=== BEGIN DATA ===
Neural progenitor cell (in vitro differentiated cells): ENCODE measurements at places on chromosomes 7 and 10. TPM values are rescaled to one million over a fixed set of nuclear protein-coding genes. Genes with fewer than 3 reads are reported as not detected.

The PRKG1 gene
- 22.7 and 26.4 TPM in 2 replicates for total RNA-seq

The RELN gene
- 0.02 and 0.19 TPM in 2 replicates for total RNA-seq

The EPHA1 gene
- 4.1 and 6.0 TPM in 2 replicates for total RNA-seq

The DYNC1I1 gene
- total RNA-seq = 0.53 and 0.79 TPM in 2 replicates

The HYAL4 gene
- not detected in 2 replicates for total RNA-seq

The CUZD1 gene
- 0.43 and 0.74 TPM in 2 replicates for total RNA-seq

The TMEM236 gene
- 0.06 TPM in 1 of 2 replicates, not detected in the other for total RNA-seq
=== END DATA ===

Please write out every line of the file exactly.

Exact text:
Neural progenitor cell (in vitro differentiated cells): ENCODE measurements at places on chromosomes 7 and 10. TPM values are rescaled to one million over a fixed set of nuclear protein-coding genes. Genes with fewer than 3 reads are reported as not detected.

The PRKG1 gene
- 22.7 and 26.4 TPM in 2 replicates for total RNA-seq

The RELN gene
- 0.02 and 0.19 TPM in 2 replicates for total RNA-seq

The EPHA1 gene
- 4.1 and 6.0 TPM in 2 replicates for total RNA-seq

The DYNC1I1 gene
- total RNA-seq = 0.53 and 0.79 TPM in 2 replicates

The HYAL4 gene
- not detected in 2 replicates for total RNA-seq

The CUZD1 gene
- 0.43 and 0.74 TPM in 2 replicates for total RNA-seq

The TMEM236 gene
- 0.06 TPM in 1 of 2 replicates, not detected in the other for total RNA-seq